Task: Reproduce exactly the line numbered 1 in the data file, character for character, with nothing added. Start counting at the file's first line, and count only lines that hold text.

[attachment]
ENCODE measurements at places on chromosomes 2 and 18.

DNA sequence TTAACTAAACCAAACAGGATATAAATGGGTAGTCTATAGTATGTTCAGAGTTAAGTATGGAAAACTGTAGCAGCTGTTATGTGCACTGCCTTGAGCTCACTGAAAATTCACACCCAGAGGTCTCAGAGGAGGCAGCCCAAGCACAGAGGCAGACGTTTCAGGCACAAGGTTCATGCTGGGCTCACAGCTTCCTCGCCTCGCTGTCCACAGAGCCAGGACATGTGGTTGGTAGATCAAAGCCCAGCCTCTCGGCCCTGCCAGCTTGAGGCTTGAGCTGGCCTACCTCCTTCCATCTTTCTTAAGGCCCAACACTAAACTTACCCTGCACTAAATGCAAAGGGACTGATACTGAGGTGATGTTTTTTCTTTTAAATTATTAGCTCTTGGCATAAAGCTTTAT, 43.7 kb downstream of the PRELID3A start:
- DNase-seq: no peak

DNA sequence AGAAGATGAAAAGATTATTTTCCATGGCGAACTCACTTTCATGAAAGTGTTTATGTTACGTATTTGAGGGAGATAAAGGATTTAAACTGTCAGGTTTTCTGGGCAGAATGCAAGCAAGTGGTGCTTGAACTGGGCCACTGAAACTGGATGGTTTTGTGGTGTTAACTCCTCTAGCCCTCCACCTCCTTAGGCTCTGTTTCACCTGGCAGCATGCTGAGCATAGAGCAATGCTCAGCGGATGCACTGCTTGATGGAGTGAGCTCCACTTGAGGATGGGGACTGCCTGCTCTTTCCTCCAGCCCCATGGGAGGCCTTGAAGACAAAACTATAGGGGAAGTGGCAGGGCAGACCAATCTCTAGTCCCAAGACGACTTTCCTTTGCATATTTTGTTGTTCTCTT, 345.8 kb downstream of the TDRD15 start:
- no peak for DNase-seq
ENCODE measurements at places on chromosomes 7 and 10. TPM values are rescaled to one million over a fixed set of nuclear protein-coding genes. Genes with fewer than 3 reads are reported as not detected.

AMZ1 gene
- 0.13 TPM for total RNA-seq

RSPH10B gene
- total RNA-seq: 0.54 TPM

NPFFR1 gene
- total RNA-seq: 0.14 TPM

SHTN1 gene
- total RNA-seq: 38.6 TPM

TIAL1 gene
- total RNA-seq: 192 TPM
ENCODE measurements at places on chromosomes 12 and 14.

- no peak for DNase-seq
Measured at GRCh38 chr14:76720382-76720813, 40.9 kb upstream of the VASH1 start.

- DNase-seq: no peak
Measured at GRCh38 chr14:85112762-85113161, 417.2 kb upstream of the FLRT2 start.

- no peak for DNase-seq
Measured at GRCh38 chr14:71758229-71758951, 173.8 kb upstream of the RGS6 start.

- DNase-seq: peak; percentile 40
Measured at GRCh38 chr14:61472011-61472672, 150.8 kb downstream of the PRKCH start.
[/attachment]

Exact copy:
ENCODE measurements at places on chromosomes 2 and 18.